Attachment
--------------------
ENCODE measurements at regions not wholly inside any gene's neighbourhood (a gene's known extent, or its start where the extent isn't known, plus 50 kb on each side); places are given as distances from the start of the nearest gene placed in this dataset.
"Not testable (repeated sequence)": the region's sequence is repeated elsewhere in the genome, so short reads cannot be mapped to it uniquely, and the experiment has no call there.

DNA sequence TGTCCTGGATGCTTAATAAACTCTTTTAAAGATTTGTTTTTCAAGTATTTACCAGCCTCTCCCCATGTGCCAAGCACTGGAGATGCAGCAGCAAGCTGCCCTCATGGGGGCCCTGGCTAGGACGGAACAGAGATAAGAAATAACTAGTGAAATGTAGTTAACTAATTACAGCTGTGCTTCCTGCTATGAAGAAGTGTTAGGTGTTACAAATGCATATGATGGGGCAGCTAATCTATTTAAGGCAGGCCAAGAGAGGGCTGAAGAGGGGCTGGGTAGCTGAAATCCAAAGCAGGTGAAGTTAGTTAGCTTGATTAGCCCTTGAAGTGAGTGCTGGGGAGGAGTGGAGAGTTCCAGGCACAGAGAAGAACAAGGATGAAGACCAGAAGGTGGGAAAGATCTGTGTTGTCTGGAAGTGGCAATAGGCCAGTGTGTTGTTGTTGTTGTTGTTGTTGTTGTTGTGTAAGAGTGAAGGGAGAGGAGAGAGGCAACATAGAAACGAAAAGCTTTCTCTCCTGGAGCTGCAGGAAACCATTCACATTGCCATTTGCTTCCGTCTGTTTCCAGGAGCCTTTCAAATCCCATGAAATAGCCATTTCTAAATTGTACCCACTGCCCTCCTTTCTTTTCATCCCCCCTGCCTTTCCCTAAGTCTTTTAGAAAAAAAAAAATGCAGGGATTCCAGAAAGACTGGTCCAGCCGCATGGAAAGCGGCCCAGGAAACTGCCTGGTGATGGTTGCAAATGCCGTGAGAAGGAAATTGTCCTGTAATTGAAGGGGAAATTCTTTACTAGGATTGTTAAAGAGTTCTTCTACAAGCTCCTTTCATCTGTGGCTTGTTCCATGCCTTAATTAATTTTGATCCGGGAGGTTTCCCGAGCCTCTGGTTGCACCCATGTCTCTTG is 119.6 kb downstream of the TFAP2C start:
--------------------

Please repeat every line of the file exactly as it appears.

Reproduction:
ENCODE measurements at regions not wholly inside any gene's neighbourhood (a gene's known extent, or its start where the extent isn't known, plus 50 kb on each side); places are given as distances from the start of the nearest gene placed in this dataset.
"Not testable (repeated sequence)": the region's sequence is repeated elsewhere in the genome, so short reads cannot be mapped to it uniquely, and the experiment has no call there.

DNA sequence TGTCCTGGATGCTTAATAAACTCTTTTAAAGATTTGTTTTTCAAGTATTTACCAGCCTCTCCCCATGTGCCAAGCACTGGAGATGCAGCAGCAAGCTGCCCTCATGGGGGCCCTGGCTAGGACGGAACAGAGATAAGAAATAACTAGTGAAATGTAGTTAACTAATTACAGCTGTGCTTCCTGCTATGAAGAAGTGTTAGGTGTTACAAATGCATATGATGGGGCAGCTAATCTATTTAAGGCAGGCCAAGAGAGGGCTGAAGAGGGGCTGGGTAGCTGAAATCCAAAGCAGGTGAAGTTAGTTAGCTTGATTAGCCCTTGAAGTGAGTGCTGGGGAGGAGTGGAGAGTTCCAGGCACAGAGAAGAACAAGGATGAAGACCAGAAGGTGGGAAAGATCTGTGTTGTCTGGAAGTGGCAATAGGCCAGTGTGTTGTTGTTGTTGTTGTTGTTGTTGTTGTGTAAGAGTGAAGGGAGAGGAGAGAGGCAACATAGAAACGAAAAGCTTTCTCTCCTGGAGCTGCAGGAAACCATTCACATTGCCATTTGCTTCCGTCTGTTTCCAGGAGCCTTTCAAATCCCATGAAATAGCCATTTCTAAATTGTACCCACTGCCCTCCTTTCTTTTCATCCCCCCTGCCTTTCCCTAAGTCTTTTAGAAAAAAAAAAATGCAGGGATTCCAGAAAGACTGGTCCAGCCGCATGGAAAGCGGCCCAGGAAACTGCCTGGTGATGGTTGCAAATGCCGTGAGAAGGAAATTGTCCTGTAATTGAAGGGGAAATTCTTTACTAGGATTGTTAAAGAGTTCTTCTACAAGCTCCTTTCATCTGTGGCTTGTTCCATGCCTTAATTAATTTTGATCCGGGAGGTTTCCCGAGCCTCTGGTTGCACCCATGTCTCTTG is 119.6 kb downstream of the TFAP2C start: